General Motors aims to start mass producing a hydrogen-powered fuel cell vehicle in 2015.
How should that breakthrough vehicle be launched? What customer base should be targeted? More than 100 MBA students in the University at Buffalo's School of Management are answering those types of questions in a semester-long project with marketing research professor Arun Jain.
Twenty teams of students are developing marketing plans for rolling out the fuel cell vehicle, and GM is an active partner in their work. The plans chosen as the three best will be presented to a panel of judges in late April to select a winner.
Students said they relish the chance to possibly influence how GM's vehicle is launched through their research.
"We feel that our opinion matters, we are working on a real thing," said Marta Nyeso. "We could really contribute. Who knows, maybe if we come up with very good ideas, we're going to see them implemented in a couple of years."
Part of their challenge is to envision the new-car market of a few years from now and how GM will fit into it, said Ingmar Haffke.
"Thinking four years ahead is not easy," Haffke said.
Last year, UB MBA students tackled a similar effort with the tiny Smart car. Interest then turned to doing a project with impact on the local auto industry and economy, and GM was approached, Jain said.
Jain credited Steve Finch, the GM Town of Tonawanda engine plant's manager, with the idea to focus on the hydrogen fuel cell vehicle. Its technology produces no emissions, aside from water vapor, and does not use gasoline.
Jain sees potential for Western New York to play a role in fuel cell vehicle growth, whether by supplying hydrogen from local sources, or the GM Tonawanda plant producing the propulsion systems. Another nearby tie: GM is developing the technology in Honeoye Falls, near Rochester.
In January, GM brought in an Equinox equipped with a hydrogen fuel cell system for the students to try out. Friday, the students test-drove several new GM products, along with the fuel cell vehicle, on the UB North Campus, to get a flavor of the automaker's new direction. (The student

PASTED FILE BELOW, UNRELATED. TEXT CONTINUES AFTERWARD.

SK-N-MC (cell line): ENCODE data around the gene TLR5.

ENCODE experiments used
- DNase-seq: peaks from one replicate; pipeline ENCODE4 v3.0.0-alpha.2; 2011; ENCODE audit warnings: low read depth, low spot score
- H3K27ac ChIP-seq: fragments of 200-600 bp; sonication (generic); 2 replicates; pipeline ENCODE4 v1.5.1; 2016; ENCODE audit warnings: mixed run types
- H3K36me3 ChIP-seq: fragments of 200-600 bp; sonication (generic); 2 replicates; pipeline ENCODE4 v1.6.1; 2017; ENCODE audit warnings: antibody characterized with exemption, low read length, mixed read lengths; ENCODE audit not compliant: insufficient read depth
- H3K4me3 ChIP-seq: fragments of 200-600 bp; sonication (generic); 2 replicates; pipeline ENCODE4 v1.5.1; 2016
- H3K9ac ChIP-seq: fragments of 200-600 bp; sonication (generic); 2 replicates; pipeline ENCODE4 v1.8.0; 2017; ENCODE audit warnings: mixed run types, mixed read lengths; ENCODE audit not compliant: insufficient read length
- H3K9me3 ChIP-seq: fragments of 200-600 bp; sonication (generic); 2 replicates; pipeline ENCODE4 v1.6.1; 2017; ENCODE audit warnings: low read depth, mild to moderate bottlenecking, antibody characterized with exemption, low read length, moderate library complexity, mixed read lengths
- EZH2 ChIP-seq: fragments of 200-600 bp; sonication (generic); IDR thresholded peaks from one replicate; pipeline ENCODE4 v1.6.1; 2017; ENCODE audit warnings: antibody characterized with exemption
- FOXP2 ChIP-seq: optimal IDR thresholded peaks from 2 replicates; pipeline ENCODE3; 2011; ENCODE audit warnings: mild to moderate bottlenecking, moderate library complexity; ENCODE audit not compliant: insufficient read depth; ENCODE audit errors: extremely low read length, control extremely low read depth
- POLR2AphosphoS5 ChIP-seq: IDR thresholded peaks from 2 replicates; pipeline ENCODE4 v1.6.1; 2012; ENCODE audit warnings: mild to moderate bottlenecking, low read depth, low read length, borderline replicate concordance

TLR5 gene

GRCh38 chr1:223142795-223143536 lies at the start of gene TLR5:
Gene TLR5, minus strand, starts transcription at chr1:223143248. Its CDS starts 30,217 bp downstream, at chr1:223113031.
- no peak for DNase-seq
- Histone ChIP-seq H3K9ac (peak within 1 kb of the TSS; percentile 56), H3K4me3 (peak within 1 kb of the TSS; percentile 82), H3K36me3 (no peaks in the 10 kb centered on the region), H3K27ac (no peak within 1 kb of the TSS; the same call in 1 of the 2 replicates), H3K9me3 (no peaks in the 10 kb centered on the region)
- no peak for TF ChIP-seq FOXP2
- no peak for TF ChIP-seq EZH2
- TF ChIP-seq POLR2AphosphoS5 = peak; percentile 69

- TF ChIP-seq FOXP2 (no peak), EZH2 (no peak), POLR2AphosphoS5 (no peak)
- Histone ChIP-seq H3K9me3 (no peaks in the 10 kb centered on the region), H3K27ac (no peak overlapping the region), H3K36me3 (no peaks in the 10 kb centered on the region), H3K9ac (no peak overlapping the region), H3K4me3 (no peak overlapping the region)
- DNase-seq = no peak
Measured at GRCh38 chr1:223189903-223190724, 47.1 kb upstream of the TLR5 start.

line for the flashy red Camaro was the longest.)
Finch briefed the students on GM's newest models and business outlook, saying he believes the automaker has turned the corner after a tumultuous 2009.
A student asked Finch what the rise of fuel cell technology could mean for the Tonawanda engine plant's future production.
Finch said it will take some time for the fuel cell vehicles to hit the market and become widely used, the way internal combustion engines are today.
"I still think there's going to be ample opportunities for us to build very efficient internal-combustion engines going forward, as we begin to improve the other aspects of our fuel-delivery systems, like hybrids and electric vehicles," he said.
The vehicles the students test-drove were from GM's "Vehicle Advocate Program," which allows employees to borrow some new vehicles overnight or for a weekend and become "ambassadors" for them, said Nina Price, a GM spokeswoman. Locally, the vehicles were also taken to some community organizations for test drives.
Jain said the MBA students were given specific objectives for their fuel cell vehicle marketing plans: sales of 100,000 units in its first year, rising to sales of 250,000 units in its third year.
"So the challenge is to identify where they should be selling it, what should be the market segment they should focus on, and how should they position the car," Jain said. The plans they create will begin with the year 2013, to lay the groundwork for a successful launch, he said.
Jain has urged the students to use their imaginations about the vehicle's look and features, just as the iPhone was a departure from the typical cell phone.
"We believe the type of customers for this car will be like our students," Jain said. "So we think, and GM thought, that they will be the best people to tell them what the car should look like, what benefits it will deliver."
In late April, the three marketing plans picked as the best of the 20 will go before a panel with non-GM judges from venture capital, banking, advertising and manufacturing, along with two GM representatives. The winning team will receive a cash prize of about $500, and a reception for the students will be held.
Jain says the project has value beyond the competition element. "We want our students to have real-world experience. We want them to hit the ground running, instead of just having book knowledge and so on."
Jain also sees a broader payoff. "This is a way that UB is increasingly partnering with the local Western New York business community," he said. "We are here to serve the needs of the community."